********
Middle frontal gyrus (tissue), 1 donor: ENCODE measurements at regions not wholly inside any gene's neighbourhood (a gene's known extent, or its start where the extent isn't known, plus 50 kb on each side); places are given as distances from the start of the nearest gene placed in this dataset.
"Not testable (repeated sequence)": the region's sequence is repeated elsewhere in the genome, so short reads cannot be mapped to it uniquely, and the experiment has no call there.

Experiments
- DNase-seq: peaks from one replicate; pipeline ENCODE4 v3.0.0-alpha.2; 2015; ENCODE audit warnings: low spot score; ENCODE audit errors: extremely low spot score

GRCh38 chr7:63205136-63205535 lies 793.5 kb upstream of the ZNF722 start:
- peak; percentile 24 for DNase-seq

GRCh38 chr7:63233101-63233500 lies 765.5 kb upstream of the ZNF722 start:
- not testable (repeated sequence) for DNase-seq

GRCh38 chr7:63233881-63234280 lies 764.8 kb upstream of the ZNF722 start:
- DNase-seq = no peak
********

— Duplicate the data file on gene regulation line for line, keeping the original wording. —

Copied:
Middle frontal gyrus (tissue), 1 donor: ENCODE measurements at regions not wholly inside any gene's neighbourhood (a gene's known extent, or its start where the extent isn't known, plus 50 kb on each side); places are given as distances from the start of the nearest gene placed in this dataset.
"Not testable (repeated sequence)": the region's sequence is repeated elsewhere in the genome, so short reads cannot be mapped to it uniquely, and the experiment has no call there.

Experiments
- DNase-seq: peaks from one replicate; pipeline ENCODE4 v3.0.0-alpha.2; 2015; ENCODE audit warnings: low spot score; ENCODE audit errors: extremely low spot score

GRCh38 chr7:63205136-63205535 lies 793.5 kb upstream of the ZNF722 start:
- peak; percentile 24 for DNase-seq

GRCh38 chr7:63233101-63233500 lies 765.5 kb upstream of the ZNF722 start:
- not testable (repeated sequence) for DNase-seq

GRCh38 chr7:63233881-63234280 lies 764.8 kb upstream of the ZNF722 start:
- DNase-seq = no peak